We have long known that climate change impacts communities of color and low-income communities first and worst—and now these communities are bearing the brunt of the COVID-19 public health crisis. Neighborhoods that are home to millions of people of color are also home to dirty power plants and heavily trafficked by fossil-fueled cars and trucks emitting pollutants into the air, triggering health problems such as asthma that put them at greater risk for ailments that attack the lungs, such as COVID-19.
These same frontline communities are suffering disproportionately during this pandemic, losing jobs and income at a higher rate than others or having to put themselves and their families at risk as they continue to work in frontline jobs in transportation, healthcare, agriculture, and food industries. Fewer than 20 percent of African American and Latino workers have the luxury of working from home, exposing them to a greater risk of contracting the virus. The Navajo Nation has a per capita infection rate 10 times higher than Arizona and the third-highest infection rate in the country.
Energy Foundation grantees and allies are working hard to provide critical services during this crisis—grantees like Inquilinxs Unidxs, which is running a Cancel Rent campaign in Minnesota and provides guidance and support to others in the community who are having trouble paying rent. The Chicago Frontline Emergency Response Fund—led by Little Village Environmental Justice Organization (LVEJO) to support Chicago environmental justice groups through the crisis—is providing support to address the health care needs, loss of income, and other urgent needs facing environmental justice group staff members and community leaders. Illinois Citizens Utility Board has produced a guide to benefits that utilities and telecom/internet/cable providers are offering customers during the COVID-19 crisis. Energy Efficiency For All (EEFA) partners are compiling state/city actions on gas shut-offs, rent forgiveness, and other measures, while also suggesting advocacy steps to make even further progress. EEFA also developed a pandemic response guide to help protect under-resourced communities.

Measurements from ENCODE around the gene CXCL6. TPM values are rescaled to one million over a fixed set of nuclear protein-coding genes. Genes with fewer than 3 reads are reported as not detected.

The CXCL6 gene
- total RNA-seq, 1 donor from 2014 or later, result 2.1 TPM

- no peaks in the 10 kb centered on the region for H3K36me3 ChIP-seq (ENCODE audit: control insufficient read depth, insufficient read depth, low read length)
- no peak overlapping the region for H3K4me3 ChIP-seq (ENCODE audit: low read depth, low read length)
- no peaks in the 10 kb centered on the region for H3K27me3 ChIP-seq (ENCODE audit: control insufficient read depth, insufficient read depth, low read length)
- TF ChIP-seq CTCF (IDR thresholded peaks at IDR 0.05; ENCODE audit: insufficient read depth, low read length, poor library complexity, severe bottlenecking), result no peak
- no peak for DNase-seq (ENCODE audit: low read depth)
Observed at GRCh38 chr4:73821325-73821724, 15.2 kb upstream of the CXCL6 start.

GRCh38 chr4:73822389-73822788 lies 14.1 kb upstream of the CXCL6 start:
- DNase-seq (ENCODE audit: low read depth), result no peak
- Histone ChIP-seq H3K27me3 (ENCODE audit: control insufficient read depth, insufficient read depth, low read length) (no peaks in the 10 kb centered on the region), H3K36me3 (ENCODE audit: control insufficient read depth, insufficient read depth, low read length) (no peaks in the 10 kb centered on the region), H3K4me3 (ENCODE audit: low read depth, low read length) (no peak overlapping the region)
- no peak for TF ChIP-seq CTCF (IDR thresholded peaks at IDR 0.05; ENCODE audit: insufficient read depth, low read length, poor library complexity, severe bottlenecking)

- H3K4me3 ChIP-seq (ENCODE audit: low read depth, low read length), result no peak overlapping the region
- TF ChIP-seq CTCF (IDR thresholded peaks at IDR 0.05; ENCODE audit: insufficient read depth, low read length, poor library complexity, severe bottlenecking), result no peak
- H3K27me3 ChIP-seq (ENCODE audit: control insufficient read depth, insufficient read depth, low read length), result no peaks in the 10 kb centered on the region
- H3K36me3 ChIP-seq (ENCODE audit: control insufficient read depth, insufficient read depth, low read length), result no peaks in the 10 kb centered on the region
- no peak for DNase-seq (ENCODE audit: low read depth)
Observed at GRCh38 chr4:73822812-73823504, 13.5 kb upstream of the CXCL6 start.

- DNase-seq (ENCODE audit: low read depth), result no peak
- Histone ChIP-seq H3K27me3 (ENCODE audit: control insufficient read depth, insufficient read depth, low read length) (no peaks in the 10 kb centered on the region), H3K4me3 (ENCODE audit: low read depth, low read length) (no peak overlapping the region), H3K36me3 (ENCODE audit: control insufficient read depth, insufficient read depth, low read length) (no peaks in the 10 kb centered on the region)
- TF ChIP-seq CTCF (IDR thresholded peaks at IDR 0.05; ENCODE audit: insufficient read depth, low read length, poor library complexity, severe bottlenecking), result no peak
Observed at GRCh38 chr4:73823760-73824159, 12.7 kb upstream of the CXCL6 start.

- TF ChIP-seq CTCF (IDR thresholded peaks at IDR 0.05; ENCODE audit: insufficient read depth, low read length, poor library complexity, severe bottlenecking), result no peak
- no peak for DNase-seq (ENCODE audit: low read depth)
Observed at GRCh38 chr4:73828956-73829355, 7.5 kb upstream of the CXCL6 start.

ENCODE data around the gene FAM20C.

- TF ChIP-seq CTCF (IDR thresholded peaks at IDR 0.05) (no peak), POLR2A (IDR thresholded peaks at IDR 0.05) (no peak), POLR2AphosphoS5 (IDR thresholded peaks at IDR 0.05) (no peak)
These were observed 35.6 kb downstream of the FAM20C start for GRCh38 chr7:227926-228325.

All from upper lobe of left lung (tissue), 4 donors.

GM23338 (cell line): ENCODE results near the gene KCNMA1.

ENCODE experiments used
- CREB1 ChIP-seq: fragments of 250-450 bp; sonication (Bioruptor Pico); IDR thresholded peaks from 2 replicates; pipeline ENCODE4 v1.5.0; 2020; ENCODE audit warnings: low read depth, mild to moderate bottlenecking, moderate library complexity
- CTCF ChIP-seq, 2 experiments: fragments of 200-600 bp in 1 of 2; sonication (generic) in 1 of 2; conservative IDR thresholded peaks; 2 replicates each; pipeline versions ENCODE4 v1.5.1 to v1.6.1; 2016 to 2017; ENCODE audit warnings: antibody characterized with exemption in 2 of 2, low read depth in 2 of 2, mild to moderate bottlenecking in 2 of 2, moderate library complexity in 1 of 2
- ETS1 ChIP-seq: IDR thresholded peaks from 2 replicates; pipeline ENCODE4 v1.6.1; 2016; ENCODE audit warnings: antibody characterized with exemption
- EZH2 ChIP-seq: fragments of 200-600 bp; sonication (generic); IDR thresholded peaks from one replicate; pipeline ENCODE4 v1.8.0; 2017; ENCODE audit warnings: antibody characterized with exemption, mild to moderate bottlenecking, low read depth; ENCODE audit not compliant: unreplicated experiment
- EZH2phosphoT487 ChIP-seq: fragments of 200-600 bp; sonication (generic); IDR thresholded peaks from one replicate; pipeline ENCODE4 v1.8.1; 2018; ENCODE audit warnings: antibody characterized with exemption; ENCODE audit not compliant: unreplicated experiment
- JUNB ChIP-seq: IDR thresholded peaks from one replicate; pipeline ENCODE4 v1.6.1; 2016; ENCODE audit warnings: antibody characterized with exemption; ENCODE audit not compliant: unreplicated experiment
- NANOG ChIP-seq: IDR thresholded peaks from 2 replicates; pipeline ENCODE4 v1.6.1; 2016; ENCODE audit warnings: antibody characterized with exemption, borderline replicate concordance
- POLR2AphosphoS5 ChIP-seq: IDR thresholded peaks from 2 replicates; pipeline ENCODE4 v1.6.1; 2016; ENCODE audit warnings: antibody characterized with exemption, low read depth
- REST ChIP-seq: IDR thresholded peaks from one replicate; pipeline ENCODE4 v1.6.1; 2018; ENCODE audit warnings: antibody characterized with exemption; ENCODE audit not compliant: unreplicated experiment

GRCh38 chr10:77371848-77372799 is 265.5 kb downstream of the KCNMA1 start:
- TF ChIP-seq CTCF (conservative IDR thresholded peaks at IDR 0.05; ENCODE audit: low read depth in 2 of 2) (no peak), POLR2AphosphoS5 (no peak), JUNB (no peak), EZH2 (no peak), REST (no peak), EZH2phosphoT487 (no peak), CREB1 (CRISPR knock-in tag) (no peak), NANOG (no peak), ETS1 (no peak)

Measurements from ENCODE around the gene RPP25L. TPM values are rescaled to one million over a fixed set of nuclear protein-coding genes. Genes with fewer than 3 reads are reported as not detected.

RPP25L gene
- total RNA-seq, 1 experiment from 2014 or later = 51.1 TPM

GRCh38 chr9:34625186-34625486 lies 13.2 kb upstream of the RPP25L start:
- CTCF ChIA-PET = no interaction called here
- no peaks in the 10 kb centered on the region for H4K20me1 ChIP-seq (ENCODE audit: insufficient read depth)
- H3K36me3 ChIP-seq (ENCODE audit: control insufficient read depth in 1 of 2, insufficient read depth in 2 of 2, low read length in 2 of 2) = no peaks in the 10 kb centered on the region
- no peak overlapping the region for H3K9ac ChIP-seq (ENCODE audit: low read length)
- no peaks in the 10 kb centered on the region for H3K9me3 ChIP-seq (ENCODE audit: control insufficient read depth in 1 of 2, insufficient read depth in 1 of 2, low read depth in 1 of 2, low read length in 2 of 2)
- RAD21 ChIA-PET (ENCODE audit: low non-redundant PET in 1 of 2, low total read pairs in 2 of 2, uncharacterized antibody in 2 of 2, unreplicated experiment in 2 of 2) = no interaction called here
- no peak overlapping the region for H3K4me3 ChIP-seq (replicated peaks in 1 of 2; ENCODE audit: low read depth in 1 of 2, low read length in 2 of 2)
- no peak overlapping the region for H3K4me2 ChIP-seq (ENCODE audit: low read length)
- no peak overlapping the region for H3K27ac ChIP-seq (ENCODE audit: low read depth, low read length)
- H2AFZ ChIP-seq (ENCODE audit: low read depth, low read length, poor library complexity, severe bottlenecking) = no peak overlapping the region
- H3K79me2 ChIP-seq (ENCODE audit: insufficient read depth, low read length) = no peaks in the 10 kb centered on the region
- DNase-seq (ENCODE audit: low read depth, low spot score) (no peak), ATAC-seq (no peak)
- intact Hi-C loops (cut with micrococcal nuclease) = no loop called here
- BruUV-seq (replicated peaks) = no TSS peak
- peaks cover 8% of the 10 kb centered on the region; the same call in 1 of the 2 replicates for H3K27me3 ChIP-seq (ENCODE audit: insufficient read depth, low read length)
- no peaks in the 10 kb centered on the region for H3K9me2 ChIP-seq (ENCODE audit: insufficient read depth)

Equity and environmental justice grantees play a critical role protecting their communities by supporting self-determination and mobilizing resources. Energy Foundation and many of our funding partners are revising funding strategies in light of the pandemic and increasing our focus on equity as we work with the field to revise strategies. This will lay important groundwork for a recovery where our historically under-resourced frontline constituents can benefit from a clean energy future. Further, we are working with program staff to ensure we support grantees by staying connected, encouraging direct and inclusive participation by frontline leaders in the development of policies and stimulus packages, resourcing these groups to lead on strategy, and providing flexible grant and technology solutions.
Our priority is to advocate for a better future—one that will improve outcomes with cleaner air, water, and access to clean energy, and a healthier, stronger future for all.